Ground Guns

Other Guns

Machine Gun Equipment

JAPANESE MACHINE GUNS [Kikan-Jyu]

Development
Before the development of indigenous Japanese machine gun designs Japan imported several Gatling guns from the U.S. in 1867, and these guns were used in her civil wars of 1868 abd 1872. It is said that Japanese marked Gatling guns were displayed once at the Yasukuni Shrine Museum, but they disappeared in 1945 and have never been seen since. The Japanese certainly imported some Maxim guns in the 1890's.

The machine gun was one of the most important technological development which decided the historical outcomes of the Twentieth Century. It needed well trained, systematic troops, advanced industry, and modern supply. Some nations could afford this new weapon, and some could not, and ownership of machine guns clearly separated the military power and potential of nations. Japan joined as the last member of the machine gun club.

The first modern war in which machine guns were utilized widely was the Russo- Japanese War of 1904-1905. This war became the model for the trench warfare and machine gun battle ten years later in WW I. Many European and American observers in the Russo - Japanese War predicted that machine guns would become a key future ground weapon.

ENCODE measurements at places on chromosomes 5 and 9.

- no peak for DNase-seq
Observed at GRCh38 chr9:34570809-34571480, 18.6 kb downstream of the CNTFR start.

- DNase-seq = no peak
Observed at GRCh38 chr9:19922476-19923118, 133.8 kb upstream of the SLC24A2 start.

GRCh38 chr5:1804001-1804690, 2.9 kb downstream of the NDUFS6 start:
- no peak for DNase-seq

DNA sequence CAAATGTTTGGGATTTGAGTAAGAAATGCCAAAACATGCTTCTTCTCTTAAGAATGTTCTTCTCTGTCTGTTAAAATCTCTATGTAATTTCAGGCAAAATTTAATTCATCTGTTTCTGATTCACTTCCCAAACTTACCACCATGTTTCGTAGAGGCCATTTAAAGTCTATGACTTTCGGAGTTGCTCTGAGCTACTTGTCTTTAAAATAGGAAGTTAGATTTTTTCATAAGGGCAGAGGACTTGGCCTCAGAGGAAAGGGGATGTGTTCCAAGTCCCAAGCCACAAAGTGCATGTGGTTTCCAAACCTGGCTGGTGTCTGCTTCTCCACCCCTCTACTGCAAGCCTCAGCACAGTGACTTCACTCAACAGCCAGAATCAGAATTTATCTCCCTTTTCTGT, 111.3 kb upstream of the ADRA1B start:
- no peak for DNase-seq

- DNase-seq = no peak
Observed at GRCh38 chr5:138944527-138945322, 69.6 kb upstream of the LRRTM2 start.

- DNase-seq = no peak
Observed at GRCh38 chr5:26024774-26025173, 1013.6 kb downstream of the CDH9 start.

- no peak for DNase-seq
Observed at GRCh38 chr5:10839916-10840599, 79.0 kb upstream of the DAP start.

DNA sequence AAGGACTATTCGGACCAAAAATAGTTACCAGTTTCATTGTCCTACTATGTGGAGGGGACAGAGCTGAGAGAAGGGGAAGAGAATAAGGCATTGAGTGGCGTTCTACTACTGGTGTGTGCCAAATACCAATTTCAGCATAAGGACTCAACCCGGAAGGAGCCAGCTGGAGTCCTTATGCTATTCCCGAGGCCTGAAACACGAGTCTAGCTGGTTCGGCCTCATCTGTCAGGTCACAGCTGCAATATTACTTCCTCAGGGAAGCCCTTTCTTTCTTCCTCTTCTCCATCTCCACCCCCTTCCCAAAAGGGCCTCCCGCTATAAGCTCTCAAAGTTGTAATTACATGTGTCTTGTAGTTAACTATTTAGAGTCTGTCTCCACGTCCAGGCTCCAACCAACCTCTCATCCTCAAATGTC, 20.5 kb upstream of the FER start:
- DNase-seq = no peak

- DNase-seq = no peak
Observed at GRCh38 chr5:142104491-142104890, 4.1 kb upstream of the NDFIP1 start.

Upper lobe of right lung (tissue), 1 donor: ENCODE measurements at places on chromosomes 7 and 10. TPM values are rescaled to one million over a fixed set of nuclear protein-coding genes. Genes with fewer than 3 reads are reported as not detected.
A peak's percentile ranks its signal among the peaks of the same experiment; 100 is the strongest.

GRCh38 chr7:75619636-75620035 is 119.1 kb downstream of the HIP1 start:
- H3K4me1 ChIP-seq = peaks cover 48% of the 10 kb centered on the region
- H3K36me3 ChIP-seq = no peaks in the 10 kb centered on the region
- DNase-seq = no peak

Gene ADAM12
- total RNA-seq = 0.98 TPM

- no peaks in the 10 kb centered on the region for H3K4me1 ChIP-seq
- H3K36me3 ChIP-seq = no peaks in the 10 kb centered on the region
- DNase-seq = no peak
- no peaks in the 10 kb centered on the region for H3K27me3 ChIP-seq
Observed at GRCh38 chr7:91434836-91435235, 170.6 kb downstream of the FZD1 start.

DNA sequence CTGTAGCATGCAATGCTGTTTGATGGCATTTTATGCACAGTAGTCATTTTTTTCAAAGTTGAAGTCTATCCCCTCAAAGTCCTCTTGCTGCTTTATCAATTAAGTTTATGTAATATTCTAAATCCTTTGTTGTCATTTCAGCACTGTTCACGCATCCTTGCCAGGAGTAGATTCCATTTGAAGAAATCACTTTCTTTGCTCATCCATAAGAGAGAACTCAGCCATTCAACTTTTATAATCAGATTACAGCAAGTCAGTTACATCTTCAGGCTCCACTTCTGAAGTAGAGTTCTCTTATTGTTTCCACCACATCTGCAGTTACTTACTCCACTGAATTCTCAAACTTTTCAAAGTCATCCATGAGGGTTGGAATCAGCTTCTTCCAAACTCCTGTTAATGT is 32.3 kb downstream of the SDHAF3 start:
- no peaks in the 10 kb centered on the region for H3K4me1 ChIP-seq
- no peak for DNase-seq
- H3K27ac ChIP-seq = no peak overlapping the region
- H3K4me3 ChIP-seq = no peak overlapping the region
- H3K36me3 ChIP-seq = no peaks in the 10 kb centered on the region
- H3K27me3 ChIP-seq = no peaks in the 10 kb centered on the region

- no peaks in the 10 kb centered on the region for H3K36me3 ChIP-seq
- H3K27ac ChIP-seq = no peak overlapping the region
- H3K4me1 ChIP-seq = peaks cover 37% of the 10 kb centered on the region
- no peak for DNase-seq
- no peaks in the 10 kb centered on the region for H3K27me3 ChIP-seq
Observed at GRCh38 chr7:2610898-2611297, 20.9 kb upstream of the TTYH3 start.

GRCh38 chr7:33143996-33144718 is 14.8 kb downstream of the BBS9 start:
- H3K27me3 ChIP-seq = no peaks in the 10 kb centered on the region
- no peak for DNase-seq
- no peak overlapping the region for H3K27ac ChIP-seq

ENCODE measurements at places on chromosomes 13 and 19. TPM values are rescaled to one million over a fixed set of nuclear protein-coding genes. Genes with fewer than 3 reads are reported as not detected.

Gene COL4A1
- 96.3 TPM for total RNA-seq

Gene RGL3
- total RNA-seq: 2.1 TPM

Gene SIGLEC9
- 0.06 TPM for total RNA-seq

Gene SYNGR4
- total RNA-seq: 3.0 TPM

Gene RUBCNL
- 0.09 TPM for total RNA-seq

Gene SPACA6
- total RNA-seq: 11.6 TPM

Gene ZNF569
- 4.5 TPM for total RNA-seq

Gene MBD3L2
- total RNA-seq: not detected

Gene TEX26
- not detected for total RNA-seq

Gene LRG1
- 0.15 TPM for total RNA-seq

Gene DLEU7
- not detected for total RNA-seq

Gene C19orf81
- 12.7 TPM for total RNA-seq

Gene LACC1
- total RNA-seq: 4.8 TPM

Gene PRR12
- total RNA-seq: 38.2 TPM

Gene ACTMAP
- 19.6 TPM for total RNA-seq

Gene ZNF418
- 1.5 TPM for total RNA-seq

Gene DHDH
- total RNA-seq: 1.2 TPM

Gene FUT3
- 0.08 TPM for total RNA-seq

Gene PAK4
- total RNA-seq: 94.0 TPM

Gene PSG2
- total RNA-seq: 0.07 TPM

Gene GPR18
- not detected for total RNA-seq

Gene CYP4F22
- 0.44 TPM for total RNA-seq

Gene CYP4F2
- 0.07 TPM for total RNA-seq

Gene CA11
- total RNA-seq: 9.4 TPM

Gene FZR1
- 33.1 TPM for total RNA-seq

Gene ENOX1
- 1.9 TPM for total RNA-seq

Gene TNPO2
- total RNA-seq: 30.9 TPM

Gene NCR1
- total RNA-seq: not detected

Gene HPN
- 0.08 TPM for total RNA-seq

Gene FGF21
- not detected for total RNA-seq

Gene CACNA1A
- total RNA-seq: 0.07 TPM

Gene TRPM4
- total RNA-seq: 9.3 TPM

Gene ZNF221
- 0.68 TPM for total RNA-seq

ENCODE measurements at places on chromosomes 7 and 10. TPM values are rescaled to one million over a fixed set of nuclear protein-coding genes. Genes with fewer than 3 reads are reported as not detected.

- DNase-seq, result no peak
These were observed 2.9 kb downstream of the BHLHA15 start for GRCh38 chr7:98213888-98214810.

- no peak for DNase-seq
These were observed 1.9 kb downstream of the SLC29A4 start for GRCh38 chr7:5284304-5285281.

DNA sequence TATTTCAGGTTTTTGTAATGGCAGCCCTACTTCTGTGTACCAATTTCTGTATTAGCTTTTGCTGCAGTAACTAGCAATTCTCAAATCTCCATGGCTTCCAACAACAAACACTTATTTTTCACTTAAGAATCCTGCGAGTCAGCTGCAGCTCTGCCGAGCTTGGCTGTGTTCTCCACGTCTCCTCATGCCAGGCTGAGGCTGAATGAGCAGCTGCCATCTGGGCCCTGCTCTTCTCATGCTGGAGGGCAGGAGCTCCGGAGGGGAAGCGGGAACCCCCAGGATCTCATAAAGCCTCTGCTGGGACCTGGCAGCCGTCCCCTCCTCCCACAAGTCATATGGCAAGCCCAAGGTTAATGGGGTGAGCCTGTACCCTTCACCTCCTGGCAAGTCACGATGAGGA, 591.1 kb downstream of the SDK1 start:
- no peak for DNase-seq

Before the development of indigenous Japanese machine gun designs Japan imported several Gatling guns from the U.S. in 1867, and these guns were used in her civil wars of 1868 and 1872. It is said that Japanese marked Gatling guns were displayed once at the Yasukuni Shrine Museum, but they disappeared in 1945 and have never been seen since. The Japanese certainly imported some Maxim guns in the 1890's.

In the late Nineteenth Century several inventors competed in machine gun development, and Japan chose the design of the Hotchkiss in 1897 and made them in their arsenal as the Model HO in 6.5mm and with a thirty-round feed strip system. After that time Mr. Nambu added some of his own ideas to the Hotchkiss system until the early 1930's. The Hotchkiss system was superior for lightness and its air cooling feature. This system was suitable for Japanese operations in Manchuria.

The father of Japanese machine guns certainly was Mr. Kijiro Nambu, who developed most of the early machine guns, such as the Ho-shiki, the M-38, the M-3, the M-11, and the M-89 flexible aircraft machine gun; he also developed later models, such as the M-92 vehicle machine gun in 13.2mm, the M-92 heavy ground machine gun in 7.7mm, the M-96 and M-99 light machine guns, and the M-100 sub machine gun. Mr. Edwin F. Libby of The University of Maine at Augusta is an authority in the U.S. on this subject.